GDPR Week #14 - Erasing, Forgetting and Remembering | DMA

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GDPR Week #14 - Erasing, Forgetting and Remembering


The Right to Erasure is one of the 8 key rights for data subjects enshrined in the GDPR and the Data Protection Bill ( If you are responsible for ensuring both data protection compliance and a good customer experience, then how to manage the right to erasure - more commonly referred to as the right to be forgotten - needs to be high up on your list of GDPR challenges to address.
For starters, one task that many organisations will find very difficult will be to even be able to identify what personal data they hold on prospects or customers - which is something we also looked at in Week #2 when considering SARs (Subject Access Requests). If you find it difficult to identify and collate all that data then you are likely to be looking at a slow, complex and costly solution, be that either through new or enhanced data management technology or laborious manual processes.
However, even if you can easily fulfil an erasure request technically there are other things you need to consider:
1. Erasure is a right, but it's not absolute or indisputable. There are likely to be plenty of reasons why you can't erase someone's personal data even if you wanted to - e.g. you have a contract in place; you need the data because the law or a regulator requires you to - so are your front-line staff equipped to explain that?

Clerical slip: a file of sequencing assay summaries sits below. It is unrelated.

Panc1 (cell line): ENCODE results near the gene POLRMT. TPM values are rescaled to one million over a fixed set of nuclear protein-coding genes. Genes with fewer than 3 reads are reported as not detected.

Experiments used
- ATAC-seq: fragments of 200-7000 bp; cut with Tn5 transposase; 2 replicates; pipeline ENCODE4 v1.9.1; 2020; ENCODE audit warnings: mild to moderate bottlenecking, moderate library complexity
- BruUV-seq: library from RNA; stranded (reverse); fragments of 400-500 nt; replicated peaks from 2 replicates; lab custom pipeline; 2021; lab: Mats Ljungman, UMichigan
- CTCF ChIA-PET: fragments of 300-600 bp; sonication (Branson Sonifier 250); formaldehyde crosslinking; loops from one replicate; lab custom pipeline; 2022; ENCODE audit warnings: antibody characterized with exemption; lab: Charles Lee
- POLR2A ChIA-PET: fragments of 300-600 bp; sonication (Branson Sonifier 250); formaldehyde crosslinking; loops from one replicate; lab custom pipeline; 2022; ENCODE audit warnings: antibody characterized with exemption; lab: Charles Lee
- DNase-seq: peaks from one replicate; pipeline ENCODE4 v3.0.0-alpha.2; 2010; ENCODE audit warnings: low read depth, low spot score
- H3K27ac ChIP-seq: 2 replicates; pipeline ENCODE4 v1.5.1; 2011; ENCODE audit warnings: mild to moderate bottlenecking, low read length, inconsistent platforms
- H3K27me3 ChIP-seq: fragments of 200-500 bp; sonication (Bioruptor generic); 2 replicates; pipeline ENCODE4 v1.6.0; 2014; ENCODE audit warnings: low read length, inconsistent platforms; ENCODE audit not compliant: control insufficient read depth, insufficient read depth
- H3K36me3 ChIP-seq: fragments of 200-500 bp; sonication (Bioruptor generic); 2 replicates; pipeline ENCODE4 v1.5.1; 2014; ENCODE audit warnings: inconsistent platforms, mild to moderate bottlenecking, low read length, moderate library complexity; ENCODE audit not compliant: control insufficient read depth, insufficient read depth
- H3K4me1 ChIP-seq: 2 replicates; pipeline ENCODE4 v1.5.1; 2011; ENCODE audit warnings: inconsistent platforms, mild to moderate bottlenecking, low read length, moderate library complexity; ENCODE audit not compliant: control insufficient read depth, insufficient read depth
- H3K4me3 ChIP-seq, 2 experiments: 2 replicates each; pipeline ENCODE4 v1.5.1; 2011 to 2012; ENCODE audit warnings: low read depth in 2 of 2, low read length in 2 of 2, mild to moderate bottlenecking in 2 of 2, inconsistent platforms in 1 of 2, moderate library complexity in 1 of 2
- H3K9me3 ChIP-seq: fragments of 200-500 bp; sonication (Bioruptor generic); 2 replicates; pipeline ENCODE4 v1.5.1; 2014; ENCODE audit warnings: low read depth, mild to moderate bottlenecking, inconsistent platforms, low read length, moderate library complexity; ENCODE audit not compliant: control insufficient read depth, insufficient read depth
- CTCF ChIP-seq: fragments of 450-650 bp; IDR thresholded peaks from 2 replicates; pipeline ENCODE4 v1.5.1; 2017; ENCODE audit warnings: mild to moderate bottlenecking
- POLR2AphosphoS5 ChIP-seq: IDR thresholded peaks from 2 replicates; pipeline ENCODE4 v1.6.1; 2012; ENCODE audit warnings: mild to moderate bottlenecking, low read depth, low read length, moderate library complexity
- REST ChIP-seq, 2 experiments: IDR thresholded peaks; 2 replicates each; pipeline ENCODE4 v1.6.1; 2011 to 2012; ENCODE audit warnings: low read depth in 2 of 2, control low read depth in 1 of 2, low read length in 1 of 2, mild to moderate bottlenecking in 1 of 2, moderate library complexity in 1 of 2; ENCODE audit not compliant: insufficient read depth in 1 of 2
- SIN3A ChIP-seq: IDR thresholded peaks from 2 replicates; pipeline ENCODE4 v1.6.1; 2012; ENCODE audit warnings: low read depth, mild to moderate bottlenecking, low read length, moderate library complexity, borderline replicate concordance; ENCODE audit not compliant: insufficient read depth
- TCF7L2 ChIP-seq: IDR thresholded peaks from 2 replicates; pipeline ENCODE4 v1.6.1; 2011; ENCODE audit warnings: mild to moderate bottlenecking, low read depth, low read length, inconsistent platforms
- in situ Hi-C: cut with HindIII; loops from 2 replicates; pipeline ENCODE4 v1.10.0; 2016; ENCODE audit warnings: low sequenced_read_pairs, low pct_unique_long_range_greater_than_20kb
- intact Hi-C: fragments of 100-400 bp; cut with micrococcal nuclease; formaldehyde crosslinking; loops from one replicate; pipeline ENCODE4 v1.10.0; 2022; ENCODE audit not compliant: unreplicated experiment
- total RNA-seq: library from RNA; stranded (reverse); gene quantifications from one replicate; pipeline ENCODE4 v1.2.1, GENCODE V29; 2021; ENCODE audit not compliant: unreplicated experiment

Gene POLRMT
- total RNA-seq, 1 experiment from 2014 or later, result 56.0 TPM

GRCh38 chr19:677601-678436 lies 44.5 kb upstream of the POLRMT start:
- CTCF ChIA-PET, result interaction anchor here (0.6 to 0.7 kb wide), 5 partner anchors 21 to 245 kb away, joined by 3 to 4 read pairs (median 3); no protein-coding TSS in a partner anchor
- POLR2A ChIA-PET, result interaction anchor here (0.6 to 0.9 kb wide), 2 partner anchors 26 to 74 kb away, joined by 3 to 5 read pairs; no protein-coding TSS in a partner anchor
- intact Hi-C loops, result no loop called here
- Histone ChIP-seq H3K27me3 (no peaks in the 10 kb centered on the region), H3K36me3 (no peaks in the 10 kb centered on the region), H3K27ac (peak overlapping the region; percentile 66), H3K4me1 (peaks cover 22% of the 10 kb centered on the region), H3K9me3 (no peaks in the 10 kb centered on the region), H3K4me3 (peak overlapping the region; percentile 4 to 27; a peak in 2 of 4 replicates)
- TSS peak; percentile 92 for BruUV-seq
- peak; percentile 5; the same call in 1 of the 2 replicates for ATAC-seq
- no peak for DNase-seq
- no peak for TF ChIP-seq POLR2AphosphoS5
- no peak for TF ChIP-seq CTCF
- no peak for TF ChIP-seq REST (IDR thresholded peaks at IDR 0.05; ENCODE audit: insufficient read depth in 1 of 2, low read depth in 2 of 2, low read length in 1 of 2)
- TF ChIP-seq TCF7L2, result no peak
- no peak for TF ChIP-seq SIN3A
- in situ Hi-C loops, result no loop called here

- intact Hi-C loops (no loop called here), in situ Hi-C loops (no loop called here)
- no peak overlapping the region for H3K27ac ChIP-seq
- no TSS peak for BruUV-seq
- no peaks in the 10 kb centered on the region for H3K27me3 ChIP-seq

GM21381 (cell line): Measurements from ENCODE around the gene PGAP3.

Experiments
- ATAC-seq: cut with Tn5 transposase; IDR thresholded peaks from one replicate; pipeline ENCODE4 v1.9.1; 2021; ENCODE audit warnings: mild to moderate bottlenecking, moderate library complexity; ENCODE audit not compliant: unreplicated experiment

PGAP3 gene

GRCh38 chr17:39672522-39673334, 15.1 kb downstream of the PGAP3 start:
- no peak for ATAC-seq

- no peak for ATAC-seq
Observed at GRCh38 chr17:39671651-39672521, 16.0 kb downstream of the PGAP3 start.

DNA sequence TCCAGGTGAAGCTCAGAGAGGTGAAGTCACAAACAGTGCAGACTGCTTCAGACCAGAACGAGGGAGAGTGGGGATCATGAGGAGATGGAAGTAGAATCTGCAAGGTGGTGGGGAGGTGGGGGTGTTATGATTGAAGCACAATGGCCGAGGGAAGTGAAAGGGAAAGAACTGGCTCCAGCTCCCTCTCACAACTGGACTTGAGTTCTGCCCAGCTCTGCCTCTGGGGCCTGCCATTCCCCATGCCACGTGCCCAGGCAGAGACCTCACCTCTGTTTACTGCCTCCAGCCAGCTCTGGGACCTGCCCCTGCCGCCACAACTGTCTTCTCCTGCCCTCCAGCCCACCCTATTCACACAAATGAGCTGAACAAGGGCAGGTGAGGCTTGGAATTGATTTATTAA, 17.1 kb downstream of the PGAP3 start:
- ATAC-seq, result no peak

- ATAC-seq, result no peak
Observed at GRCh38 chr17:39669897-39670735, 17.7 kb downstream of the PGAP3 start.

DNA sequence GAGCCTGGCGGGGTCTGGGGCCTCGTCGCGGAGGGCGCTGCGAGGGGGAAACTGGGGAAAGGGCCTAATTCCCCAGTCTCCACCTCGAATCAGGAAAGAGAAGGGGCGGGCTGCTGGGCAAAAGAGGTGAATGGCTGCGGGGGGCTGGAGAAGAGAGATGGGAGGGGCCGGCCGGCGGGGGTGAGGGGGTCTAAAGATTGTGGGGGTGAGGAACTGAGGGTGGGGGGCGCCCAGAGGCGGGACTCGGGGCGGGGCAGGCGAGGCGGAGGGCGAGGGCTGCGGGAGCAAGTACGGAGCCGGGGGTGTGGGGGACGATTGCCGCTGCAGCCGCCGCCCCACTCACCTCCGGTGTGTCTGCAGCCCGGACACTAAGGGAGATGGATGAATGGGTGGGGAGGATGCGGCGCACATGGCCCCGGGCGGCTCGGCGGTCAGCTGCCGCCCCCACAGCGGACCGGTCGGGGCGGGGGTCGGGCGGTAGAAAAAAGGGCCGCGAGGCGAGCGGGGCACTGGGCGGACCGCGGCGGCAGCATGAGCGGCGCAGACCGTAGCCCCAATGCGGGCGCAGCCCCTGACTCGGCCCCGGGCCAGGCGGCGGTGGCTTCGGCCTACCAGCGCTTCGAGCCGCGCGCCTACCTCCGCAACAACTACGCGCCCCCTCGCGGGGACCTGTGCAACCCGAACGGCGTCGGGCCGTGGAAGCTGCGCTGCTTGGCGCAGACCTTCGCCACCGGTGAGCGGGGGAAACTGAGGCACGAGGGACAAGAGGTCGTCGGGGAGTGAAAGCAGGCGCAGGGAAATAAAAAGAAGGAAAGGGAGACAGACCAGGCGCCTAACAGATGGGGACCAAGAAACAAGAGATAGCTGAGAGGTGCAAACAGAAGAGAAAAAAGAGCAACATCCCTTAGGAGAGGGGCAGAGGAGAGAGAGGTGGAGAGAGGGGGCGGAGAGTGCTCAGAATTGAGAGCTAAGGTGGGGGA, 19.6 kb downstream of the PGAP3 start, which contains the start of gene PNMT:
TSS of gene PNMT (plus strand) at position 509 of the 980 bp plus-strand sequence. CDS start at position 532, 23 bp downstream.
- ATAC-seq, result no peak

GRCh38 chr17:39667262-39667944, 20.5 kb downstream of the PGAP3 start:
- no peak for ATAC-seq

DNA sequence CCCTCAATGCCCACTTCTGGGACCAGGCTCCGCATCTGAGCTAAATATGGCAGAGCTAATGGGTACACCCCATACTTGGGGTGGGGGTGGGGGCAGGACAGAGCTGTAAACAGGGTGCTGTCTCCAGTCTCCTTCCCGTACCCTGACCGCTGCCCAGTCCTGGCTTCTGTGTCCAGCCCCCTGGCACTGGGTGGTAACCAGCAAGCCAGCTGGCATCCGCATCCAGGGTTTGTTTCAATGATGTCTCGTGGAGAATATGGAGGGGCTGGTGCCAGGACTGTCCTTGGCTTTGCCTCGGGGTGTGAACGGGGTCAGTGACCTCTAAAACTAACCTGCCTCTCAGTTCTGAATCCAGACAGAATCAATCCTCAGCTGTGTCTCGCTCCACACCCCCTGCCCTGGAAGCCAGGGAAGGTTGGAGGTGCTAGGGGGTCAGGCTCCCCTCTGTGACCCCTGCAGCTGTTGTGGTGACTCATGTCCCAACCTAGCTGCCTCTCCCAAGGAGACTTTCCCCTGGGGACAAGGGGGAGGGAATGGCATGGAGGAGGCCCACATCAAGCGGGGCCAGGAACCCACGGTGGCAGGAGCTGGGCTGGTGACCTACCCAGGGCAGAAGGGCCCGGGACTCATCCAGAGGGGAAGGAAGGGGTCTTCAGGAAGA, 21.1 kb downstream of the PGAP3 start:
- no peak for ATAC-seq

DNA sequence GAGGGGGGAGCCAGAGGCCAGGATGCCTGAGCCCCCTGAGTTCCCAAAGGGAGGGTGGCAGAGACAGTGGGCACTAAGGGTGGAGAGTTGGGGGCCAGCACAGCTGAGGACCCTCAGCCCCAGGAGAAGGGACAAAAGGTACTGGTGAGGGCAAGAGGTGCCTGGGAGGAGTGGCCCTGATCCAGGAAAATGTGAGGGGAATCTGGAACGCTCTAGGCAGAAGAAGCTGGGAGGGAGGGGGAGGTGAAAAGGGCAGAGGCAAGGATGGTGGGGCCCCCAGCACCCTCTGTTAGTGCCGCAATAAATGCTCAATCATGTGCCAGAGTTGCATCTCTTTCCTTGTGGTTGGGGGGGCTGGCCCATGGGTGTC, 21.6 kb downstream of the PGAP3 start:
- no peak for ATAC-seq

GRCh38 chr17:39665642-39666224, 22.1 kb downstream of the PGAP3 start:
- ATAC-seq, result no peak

2. What will you need to do in order to satisfy yourself that the person who is asking for data to be erased is actually the data subject and not someone impersonating them?
3. If, for instance, someone wants to stop receiving marketing contacts and materials mightn't you be better off adding that person to a suppression list rather than simply deleting their data altogether? This is especially the case if you acquire new prospect data over time, in which case if the original data subject 're-emerges' then you are likely to end up marketing to them once more
So, in order allow a prospect or customer to be forgotten you might need to ensure you remember who they are...

It's a potentially tricky business. In which case we had better leave the Right to Data Portability to another week!

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